At the country level, the largest changes to production estimates were for Brazil (-300,000 bales to 13.0 million), Paraguay (+120,000 bales to 141,000), and China (+1.0 million bales to 30.5 million).
For mill use, the largest changes were for Bangladesh (-200,000 bales to 7.9 million), Turkey (-200,000 bales to 7.5 million), and China (+500,000 bales to 36.5 million).
The global trade forecast was lowered -745,000 bales to 38.8 million. For imports, the largest revisions were for Bangladesh (-300,000 bales to 7.4 million), China (-250,000 bales to 7.3 million), and Turkey (-200,000 bales to 4.0 million). For exports, the largest revisions were for Brazil (-550,000 bales to 7.2 million), India (-400,000 bales to 1.8 million), Benin (-100,000 bales to 1.2 million), and the U.S. (+200,000 bales to 12.2 million).
Next month, the USDA will release its first complete set of forecasts for the upcoming 2023/24 crop year. Some aspects of those early projections appear more concrete than others.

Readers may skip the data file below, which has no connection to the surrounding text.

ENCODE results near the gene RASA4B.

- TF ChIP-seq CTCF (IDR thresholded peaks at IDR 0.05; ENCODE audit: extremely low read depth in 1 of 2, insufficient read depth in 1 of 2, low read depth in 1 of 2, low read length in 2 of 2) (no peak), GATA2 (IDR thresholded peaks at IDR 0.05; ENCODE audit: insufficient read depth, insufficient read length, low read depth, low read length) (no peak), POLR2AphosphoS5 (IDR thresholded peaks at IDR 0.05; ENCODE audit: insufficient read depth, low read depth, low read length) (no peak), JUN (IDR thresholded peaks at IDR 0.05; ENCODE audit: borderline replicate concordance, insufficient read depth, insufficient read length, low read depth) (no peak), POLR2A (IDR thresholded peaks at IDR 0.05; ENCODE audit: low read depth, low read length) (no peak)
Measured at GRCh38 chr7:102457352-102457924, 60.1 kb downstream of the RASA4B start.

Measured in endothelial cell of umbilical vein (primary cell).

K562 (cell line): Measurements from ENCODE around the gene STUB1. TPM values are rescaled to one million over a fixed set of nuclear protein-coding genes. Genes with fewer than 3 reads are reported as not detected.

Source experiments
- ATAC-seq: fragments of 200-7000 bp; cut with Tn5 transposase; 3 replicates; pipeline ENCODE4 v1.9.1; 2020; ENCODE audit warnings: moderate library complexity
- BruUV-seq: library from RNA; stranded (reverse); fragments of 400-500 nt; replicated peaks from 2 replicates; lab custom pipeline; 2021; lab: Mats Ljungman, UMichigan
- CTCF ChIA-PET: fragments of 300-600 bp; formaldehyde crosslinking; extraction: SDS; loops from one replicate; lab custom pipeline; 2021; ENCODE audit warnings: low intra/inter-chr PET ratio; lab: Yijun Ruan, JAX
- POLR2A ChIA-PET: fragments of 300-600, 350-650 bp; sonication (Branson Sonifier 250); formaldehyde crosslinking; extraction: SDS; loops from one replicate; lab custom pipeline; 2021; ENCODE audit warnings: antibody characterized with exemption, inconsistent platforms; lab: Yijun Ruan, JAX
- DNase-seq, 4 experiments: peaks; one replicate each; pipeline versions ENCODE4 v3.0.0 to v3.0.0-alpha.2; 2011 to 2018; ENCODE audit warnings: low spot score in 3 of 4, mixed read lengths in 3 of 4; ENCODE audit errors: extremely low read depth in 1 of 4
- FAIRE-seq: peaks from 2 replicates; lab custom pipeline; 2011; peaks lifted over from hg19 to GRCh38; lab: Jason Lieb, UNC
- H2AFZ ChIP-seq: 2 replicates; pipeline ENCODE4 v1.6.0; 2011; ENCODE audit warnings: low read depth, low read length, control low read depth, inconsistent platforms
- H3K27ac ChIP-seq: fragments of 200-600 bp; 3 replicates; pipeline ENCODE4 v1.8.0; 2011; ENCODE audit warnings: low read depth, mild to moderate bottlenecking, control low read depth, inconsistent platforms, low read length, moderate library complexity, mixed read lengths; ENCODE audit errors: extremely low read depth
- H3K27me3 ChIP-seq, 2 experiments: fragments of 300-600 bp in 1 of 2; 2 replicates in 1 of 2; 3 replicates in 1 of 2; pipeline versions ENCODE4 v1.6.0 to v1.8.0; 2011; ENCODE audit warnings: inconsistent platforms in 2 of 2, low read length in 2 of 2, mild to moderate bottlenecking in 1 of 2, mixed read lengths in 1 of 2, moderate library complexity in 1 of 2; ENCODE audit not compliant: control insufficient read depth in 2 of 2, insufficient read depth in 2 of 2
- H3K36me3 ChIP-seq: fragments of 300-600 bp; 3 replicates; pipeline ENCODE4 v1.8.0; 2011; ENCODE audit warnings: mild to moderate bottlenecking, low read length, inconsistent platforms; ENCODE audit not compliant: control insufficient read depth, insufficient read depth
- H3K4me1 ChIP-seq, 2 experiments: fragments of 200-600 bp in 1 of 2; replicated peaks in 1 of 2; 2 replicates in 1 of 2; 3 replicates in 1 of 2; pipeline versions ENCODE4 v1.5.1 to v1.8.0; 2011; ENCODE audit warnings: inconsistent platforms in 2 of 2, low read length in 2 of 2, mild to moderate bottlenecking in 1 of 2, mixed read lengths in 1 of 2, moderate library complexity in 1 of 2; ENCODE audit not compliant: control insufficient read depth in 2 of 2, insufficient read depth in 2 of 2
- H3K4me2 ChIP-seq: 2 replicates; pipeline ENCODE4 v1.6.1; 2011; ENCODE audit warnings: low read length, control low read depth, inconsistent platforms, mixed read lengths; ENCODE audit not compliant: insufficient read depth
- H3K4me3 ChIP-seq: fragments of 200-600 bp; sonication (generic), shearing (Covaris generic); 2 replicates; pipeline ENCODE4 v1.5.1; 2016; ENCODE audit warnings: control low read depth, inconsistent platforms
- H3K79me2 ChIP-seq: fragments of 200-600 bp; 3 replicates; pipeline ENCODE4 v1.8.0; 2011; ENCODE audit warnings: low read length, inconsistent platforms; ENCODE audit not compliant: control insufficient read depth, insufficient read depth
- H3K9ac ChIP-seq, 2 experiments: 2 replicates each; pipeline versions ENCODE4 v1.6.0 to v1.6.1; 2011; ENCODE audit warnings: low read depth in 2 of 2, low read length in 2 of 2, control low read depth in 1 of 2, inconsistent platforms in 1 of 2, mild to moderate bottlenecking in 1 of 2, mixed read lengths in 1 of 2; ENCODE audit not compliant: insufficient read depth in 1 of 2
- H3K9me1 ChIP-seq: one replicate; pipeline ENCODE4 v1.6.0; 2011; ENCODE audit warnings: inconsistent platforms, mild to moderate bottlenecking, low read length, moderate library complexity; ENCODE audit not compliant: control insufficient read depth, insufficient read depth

One aspect that appears more certain is that planted acreage will decrease. While an A Index level near $1 and NY/ICE futures above 80 cents/lb would typically be associated with promising returns for cotton, high input costs and exceptionally strong prices for competing crops like corn and soybeans can be expected to cause fewer cotton acres to be planted. The USDA reported that results from a survey of U.S. growers in March suggested planting would be down 18 percent year-over-year. As with other survey-based forecasts (for example, the one from the National Cotton Council), the decline is smaller than what models based on price ratios suggest (survey-based results indicate plantings above 11.0 million acres, models suggest acreage closer to 10.5 million acres).
However, as the 2022/23 crop year proved for the U.S. and Pakistan, planted acres do not consistently translate to harvested acres, and there is uncertainty about what a decrease in plantings might imply for production. There has been a shift in temperature patterns in the Pacific, and indications are that the La Nina weather pattern that has held for the past several years has given way to neutral or El Nino conditions. This can mean cooler and wetter weather in the important West Texan region of the U.S. and more stable conditions in Pakistan. A return to more favorable growing conditions can increase harvested acres in these countries despite potential reductions in plantings. The timing of any change in conditions will be critical, particularly in West Texas. It remains extremely dry in the region, and the shift in ocean temperatures may or may not bring near-term relief.